Resistance training is recommended in pulmonary rehabilitation for people with chronic obstructive pulmonary disease (COPD); however, the acute cardiorespiratory responses to different intensities of resistance training are not known. We compared acute cardiorespiratory responses with high-intensity versus low-intensity resistance exercises in persons with COPD and healthy, matched controls. This research may assist in developing training parameters in COPD.
Participants (n = 10 per group) performed 1 set of 10 repetitions of leg extension and arm elevation at 2 intensities: 40% (low) and 80% (high) of 1-repetition maximum. Minute ventilation (
E), oxygen uptake (
O2), and heart rate (HR) data were collected continuously and expressed as absolute values and relative to values at
O2peak derived from a cardiopulmonary exercise test. Blood pressure, oxygen saturation, and rating of perceived exertion (RPE) were monitored before and after each set of exercises.
Individuals with COPD showed similar
O2, and HR with high- versus low-intensity exercises. RPE was higher after high- vs low-intensity leg extension (4 ± 1.4 vs 2 ± 1, P < .005) and arm elevation (3 ± 2 vs 1 ± 1.4, P < .005). Compared with healthy participants, relative
E, and HR were higher in COPD (≅40% vs 20% of the
O2peak; ≅60% vs 20% of
Epeak; and ≅80% vs 20% of HRpeak; all Ps ≤ .004). Absolute responses and RPE were similar between groups, irrespective of intensity and exercise.
Immediate cardiorespiratory responses to an acute bout of resistance exercise appear to be independent of the exercise intensity in COPD. Although people with COPD are working closer to their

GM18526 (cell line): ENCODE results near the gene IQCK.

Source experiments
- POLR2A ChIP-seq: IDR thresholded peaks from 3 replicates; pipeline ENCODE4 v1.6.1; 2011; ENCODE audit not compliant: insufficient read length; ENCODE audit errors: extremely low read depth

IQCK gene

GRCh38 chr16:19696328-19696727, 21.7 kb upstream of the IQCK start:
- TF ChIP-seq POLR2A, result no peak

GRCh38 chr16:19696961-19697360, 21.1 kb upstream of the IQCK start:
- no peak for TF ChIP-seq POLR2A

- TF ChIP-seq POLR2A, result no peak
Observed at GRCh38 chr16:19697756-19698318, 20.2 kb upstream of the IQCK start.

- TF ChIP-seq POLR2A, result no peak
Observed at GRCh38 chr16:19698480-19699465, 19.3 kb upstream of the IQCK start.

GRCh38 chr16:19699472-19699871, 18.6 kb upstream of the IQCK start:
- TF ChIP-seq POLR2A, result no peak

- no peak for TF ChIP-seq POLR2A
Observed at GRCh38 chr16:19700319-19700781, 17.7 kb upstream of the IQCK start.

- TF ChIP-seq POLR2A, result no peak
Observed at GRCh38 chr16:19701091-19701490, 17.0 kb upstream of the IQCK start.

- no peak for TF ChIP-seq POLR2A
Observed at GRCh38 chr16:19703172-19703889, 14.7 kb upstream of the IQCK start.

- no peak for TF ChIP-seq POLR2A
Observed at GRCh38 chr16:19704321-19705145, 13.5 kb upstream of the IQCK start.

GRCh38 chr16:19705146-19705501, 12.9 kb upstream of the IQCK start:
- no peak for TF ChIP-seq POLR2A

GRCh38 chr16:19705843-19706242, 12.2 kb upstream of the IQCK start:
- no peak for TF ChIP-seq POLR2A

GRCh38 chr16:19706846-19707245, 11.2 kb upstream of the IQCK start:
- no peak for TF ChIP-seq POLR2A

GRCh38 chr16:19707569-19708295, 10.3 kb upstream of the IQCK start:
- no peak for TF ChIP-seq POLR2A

O2peak, their responses and RPE are comparable with healthy controls.
We compared acute cardiorespiratory responses with short bouts of high- versus low-intensity weight training in individuals with chronic obstructive pulmonary disease (COPD) and healthy controls. Responses were independent of intensity in both groups. Although individuals with COPD worked at higher percentages of their maximum aerobic capacity during resistance exercises, responses were comparable with their healthy counterparts.
Respiratory Medicine, West Park Healthcare Centre, Toronto, Ontario, Canada (Drs Robles, Brooks, Goldstein, and Mathur and Ms Araujo,); Rehabilitation Sciences Institute (Drs Robles, Brooks, Zabjek, Goldstein, and Mathur) and Department of Physical Therapy (Drs Brooks, Zabjek, and Mathur), University of Toronto, Ontario, Canada; School of Physical & Occupational Therapy, McGill University, Montreal, Quebec, Canada (Dr Janaudis-Ferreira); and Cardiovascular Prevention and Rehabilitation Program, Toronto Rehabilitation Institute—University Health Network, Toronto, Ontario, Canada (Dr Marzolini).
Correspondence: Sunita Mathur, PhD, PT, Physical Therapy Department, University of Toronto, 160-500 University Ave, Toronto, ON M5G 1V7, Canada (email@example.com).
Preliminary findings were presented at Canadian Respiratory Conference in Edmonton, Alberta, Canada (April 2014) and Ottawa, Ontario, Canada (April 2015).
The authors declare no conflicts of interest.